226 F2d 855 Norfolk Baltimore Carolina Line v. Yachts the Yacht Sunset

226 F.2d 855

NORFOLK, BALTIMORE and CAROLINA LINE, Inc.,

claimant-respondent, Appellant,

v.

YACHTS, Inc., as owner of THE YACHT SUNSET, Appellee.

No. 7038.

United States Court of Appeals Fourth Circuit.

Argued Oct. 12, 1955.

Decided Nov. 4, 1955.

John W. Oast, Jr., Norfolk, Va., and John Herbert W. Small, Elizabeth City, N.C., for appellant.

Edward J. Ryan, New York City (W. A. Worth, Elizabeth City, N.C., and Christopher E. Heckman, New York City, on brief), for appellee.

Before SOPER and DOBIE, Circuit Judges, and THOMSEN, District Judge.

DOBIE, Circuit Judge.

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Yachts, Incorporated, owner of the yacht SUNSET, filed a libel in the United States District Court for the Eastern District of North Carolina, against Norfolk, Baltimore and Carolina Line, a Virginia corporation (hereinafter called Norfolk Line), owner of the tug EDWARD F. FARRINGTON and the barge CHARLESTON. The libel sought damages for injuries to the yacht, arising out of a collision between the yacht and the barge. The District Court held that the yacht was free from fault, that both the barge and the tug were at fault and that the faults of the barge and tug were the proximate causes of the collision. Norfolk Line has duly appealed to us.

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The District Judge made the following Findings of Fact, 130 F.Supp. 542, 543:

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'3. Shortly after 8:00 a.m. on May 29, 1952, the tug was towing the barge on a single 40-foot hawser astern and proceeding southwardly in the intracoastal Waterway. The yacht was proceeding northwardly in the Waterway, bound for New York. A short distance south of beacon number 90 in or near Price Creek, approximately 19 miles north of Charleston, South Carolina, a collision occurred between the yacht and the barge, doing extensive damage to the yacht and none to the barge.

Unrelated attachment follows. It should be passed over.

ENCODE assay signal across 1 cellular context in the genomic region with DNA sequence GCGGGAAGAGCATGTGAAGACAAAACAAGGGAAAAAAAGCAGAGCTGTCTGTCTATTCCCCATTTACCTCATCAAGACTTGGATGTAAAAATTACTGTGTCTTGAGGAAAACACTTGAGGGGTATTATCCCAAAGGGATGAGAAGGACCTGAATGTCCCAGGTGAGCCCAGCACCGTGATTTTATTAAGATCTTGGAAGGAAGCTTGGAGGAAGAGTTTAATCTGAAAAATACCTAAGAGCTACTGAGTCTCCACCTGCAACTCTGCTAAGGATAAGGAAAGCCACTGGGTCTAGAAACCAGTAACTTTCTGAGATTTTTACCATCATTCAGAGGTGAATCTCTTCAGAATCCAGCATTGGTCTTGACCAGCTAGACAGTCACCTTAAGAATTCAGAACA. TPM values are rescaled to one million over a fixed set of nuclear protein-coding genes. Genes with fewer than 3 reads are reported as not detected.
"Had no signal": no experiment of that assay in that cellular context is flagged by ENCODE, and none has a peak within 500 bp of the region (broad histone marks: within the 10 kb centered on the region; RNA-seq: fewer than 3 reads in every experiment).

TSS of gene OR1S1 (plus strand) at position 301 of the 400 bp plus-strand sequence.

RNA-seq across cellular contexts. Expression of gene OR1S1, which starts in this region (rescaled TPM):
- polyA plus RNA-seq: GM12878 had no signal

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'4. In this immediate area the Waterway channel is 90 feet wide and 12 feet deep. The sides of the dredged channel rise rather sharply from the 12-foot depth to the depth of the surrounding water. The distance between the banks of the stream is variously estimated by witnesses as between 150 and 300 feet. The Channel just south of beacon 90 is nearer the western than the eastern bank of the stream. The channel is straight for a considerable distance on either side of beacon 90; it makes a 43-degree turn at the beacon, the turn being to the right for southbound vessels and to the left for northbound vessels. Right at the beacon the channel is widened on its western side, cutting off the inside corner of the bend. In this vicinity the Waterway traverses low marsh land and there is nothing to obstruct the view for several miles. On the morning of the collision the weather was fair and visibility was good.

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'5. The tug and barge were making approximately 5 or 6 miles per hour as they proceeded southwardly down the center of the Waterway, approaching beacon 90. The yacht's speed was 7 1/2 knots. When both vessels were one-quarter of a mile from the beacon the tug sounded one blast and the yacht answered with a one-whistle signal. The tug slowed to half speed, about four miles per hour, went to her right-hand side of the channel and proceeded around the bend.

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'6. When the whistle signals were exchanged the yacht, which was in its own, or eastern half of the channel, stopped its propellers, pulled to the right and gradually lost headway.